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Tony Gonzalez looking forward to his homecoming

  • Kansas City Star
  • Published Tuesday, Sep. 4, 2012, at 11:10 p.m.

— As Atlanta Falcons tight end Tony Gonzalez watched tape of the Chiefs-Seahawks preseason game, his eyes strayed from the field and scanned the sidelines and stands.

He looked for the changes that were made to Arrowhead Stadium. (He’s not a big fan of eliminating the permanent Ring of Honor). He searched for people on the sidelines that he remembered. And he tried recognizing fans.

Gonzalez, a future Hall of Famer, couldn’t have asked for a better script to his farewell season in the NFL. He will begin his 16th season in the place where he spent his first 12 years — Arrowhead Stadium — when the Falcons open the regular season Sunday against the Chiefs.

“I’ve got to say thank you to the NFL people for scheduling it the first game of the season,” said Gonzalez, whose 174 starts for the Chiefs during 1997-2008 rank second in club history. “The only way it could be more special … is if it was the last game of the season, and there were playoff implications.

“The most special part about it is the fans. There’s no doubt about it. That’s what I miss, the fans, the atmosphere. The fan support they gave me and my family, I count that as my family because they’re always there with me when I’m on the field.”

Gonzalez, 36, left Kansas City in a trade he requested at the end of the 2008 season because at that stage of his career he didn’t want to endure another rebuilding program with a new administration and coaching staff. This will be his first regular-season game against the Chiefs since the trade for a second-round draft choice who turned out to be cornerback Javier Arenas.

“Everybody is asking me, ‘What’s it like in there? Is the stadium loud?’ ” Gonzalez said of his Atlanta teammates, who last played at Arrowhead in 2004. “And, I’m like, ‘Oh yeah, it’s going to be crazy, it’s opening day, they’ve got a pretty good football team … wait until you hear the national anthem, and wait until you hear, after every first down, the whole crowd shouting, ‘That’s a Chiefs’ first down!’ ”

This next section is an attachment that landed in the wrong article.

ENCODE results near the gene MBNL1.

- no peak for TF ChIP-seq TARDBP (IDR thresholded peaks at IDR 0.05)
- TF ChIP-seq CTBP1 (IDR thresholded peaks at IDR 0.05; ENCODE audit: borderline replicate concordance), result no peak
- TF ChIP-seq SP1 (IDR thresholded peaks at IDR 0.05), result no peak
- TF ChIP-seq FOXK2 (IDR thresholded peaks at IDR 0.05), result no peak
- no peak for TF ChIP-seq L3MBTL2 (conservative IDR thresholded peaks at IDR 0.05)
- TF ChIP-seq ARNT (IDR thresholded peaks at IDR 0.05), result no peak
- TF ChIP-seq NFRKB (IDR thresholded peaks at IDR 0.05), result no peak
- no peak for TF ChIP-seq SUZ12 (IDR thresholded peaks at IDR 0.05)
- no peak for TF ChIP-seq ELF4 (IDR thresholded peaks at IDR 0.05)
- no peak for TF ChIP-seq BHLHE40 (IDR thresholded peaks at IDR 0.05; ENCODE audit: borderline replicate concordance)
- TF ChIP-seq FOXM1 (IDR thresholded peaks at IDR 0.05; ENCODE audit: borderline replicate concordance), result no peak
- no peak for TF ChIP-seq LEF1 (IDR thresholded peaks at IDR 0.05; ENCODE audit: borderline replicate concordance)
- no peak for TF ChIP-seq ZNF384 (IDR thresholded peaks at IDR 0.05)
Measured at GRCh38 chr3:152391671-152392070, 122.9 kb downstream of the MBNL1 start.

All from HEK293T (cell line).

When Gonzalez left Kansas City, he already was the most prolific pass receiver in Chiefs history and the NFL’s all-time leader for receptions (916), yards (10,940), touchdown catches (76) and Pro Bowl appearances (10) by a tight end. He famously punctuated his touchdowns by dunking the ball over the crossbar.

In his three seasons with the Falcons, he’s become the second-leading receiver of all time with 1,149 receptions, trailing only Jerry Rice, and ranks ninth all-time with 95 touchdowns. He has also added two more Pro Bowls.

But the number that stands out to most to Gonzalez is 17. That’s the number of passes he dropped in 1998, his second year with the Chiefs. It proved to be the turning point of his career.

He began reading inspirational books, including those written about Vince Lombardi, Michael Jordan and by coaches such as Lou Holtz and Pat Riley. Those books taught Gonzalez about focus and dedication. Already a gym rat from his two-sport career at the University of California, where he also started for the basketball team, Gonzalez sought advice from veterans such as Will Shields, Tony Richardson and Marcus Allen and intensified his practice routine before and after practice, running precise routes by himself and catching passes well before practice and long after everyone left.

“That was the year that prompted everything,” Gonzalez said. “Embarrassment motivates you. I figured out how to work. It wasn’t a problem with work ethic. It was a problem with concentrating the right way, preparing the right way, and realizing that’s how you move forward, by making mistakes. That’s what I tell young guys around me, it’s fine to get it wrong. The true pro is the guy who will learn from his mistakes and not them happen over and over again.”

Gonzalez caught 76 passes for 849 yards and a still career-best 11 touchdowns in 1999, the first of his 10 straight Pro Bowl seasons with the Chiefs.

“Like all of us, and Tony’s no exception, he had to learn how to become a professional,” said Rich Gannon, a Chiefs quarterback during Gonzalez’ first two seasons, “and do the little things it takes to be an elite player at his position.